Hello there Quizzers!
It’s that time of the week again! So you can get some extra points in your weekly quiz, let us dive into German fashion!
One of the most famous high fashion German brands is Hugo Boss, with their Headquarters located in Metzingen. Founded in 1924 by Hugo Boss, the brand were originally producers of general purpose clothing. With the rise of the Nazi Party in the 1930s, Boss began to produce and sell Nazi uniforms. Boss would eventually supply the wartime German government with uniforms for organizations such as the Hitler Youth and Waffen-SS, resulting in a large boost in sales. After World War II and the founder's death in 1948, Hugo Boss started to turn its focus from uniforms to men's suits. The company went public in 1988 and introduced a fragrance line that same year, added men's and women's wear diffusion lines in 1997, a full women's collection in 2000, as well as children's clothing in 2006/ 2007 and has since evolved into a major global fashion house. As of 2018 it owned more than 1,113 retail stores worldwide.
Germany had no shortage of feuding and scandalous fashion houses during WW2. Our next story is that of two brands and one family whose feud almost split the small German town of Herzogenaurach in half for 60 years. They are Adidas and Puma.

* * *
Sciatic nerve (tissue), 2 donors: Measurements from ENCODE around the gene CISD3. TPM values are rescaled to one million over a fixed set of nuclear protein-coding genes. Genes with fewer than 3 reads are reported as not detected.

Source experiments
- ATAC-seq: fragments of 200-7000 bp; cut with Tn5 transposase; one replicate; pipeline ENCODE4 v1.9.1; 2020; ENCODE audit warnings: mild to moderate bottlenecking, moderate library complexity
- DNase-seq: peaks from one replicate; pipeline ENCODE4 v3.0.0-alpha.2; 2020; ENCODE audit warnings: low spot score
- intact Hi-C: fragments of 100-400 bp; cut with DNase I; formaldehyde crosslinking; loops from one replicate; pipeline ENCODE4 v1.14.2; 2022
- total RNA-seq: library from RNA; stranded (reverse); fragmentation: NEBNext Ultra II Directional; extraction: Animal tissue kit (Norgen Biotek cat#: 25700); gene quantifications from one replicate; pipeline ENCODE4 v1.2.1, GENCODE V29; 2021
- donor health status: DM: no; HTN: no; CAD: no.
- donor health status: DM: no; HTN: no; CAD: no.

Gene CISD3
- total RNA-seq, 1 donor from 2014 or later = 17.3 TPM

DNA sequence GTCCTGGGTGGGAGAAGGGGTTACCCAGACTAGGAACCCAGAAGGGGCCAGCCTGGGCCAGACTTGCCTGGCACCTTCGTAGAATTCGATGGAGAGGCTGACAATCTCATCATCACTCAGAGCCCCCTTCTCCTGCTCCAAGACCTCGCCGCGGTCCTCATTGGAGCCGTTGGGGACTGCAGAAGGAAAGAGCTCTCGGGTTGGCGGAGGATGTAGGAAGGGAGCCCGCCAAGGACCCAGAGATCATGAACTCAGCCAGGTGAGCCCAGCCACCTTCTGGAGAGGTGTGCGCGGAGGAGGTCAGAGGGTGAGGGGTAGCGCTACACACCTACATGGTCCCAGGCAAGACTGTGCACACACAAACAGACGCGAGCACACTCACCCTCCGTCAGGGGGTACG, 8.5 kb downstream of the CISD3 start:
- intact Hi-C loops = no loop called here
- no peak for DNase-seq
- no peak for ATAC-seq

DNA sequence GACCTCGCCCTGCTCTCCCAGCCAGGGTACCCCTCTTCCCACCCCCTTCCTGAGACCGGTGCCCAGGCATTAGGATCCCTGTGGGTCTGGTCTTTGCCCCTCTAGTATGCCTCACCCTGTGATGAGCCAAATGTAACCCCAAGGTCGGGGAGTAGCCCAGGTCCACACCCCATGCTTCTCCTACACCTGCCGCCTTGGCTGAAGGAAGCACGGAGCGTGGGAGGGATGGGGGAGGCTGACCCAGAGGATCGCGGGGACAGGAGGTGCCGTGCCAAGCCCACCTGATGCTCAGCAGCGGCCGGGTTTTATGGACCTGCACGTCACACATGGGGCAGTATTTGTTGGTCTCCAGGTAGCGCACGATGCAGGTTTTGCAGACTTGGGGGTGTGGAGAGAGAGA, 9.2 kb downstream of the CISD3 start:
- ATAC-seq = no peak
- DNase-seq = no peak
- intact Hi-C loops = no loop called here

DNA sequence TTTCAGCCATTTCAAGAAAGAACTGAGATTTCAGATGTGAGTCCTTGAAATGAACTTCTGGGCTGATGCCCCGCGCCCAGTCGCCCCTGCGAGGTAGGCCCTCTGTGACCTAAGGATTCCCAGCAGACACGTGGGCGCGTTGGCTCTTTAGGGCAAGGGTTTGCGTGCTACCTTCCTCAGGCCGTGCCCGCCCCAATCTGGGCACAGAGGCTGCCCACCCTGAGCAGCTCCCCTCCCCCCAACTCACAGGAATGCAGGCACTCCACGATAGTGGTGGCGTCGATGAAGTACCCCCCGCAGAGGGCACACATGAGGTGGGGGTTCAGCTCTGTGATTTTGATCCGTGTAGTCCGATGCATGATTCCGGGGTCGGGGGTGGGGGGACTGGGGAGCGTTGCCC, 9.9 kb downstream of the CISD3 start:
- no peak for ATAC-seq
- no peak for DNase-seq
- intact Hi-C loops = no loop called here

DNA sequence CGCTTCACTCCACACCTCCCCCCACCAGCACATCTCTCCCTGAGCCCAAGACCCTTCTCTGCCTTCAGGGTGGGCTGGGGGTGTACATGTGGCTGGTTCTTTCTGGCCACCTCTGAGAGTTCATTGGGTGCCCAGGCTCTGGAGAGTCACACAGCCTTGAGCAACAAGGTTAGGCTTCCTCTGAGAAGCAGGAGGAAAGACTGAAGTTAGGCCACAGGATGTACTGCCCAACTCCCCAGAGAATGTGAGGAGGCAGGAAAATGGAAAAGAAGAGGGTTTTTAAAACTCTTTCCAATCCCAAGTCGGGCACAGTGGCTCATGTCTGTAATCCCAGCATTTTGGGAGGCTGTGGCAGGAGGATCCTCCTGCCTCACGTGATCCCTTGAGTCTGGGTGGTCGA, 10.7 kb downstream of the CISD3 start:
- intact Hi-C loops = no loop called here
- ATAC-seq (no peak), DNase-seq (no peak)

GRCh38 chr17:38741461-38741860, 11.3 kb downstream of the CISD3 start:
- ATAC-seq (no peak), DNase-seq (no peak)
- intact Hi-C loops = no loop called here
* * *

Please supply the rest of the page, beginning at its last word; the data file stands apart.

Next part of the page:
These two global brands were founded after successful shoemaker brothers Adi and Rudi Dassler fell out bitterly. They disbanded their 25-year-old company, the Gebrüder Dassler Schuhfabrik (aka Dassler Brothers Shoe Factory), which had made shoes for legendary athlete Jesse Owens among others, and formed rival manufacturers on opposite sides of the river Aurach, which runs through the centre of Herzogenaurach. Adolf (Adi) Dassler created Adidas and Rudolf (Rudi) Dassler created Puma. And here the headquarters of these two giants remain today, barely a couple of miles apart. Many debates and accusations were flying between the two brothers/companies such as who really invented the screw-in soccer boot studs that helped Germany's national team secure its FIFA World Cup final victory over Hungary on a soaking pitch in Berne in 1954. The enmity has divided the town ever since, determining which pubs its 23,000 citizens drank in, the butchers they frequented, who cut their gravestone and which football team they supported.
Neither company is now controlled by descendants of their founders – the brothers are long gone and Puma is majority-owned by the French luxury goods maker PPR, while Adidas is owned by lots of small shareholders. Though the town of Herzogenaurach will never forget…
Now you are prepared to go get quizzical!!
Fräulein Quizmeister Ildi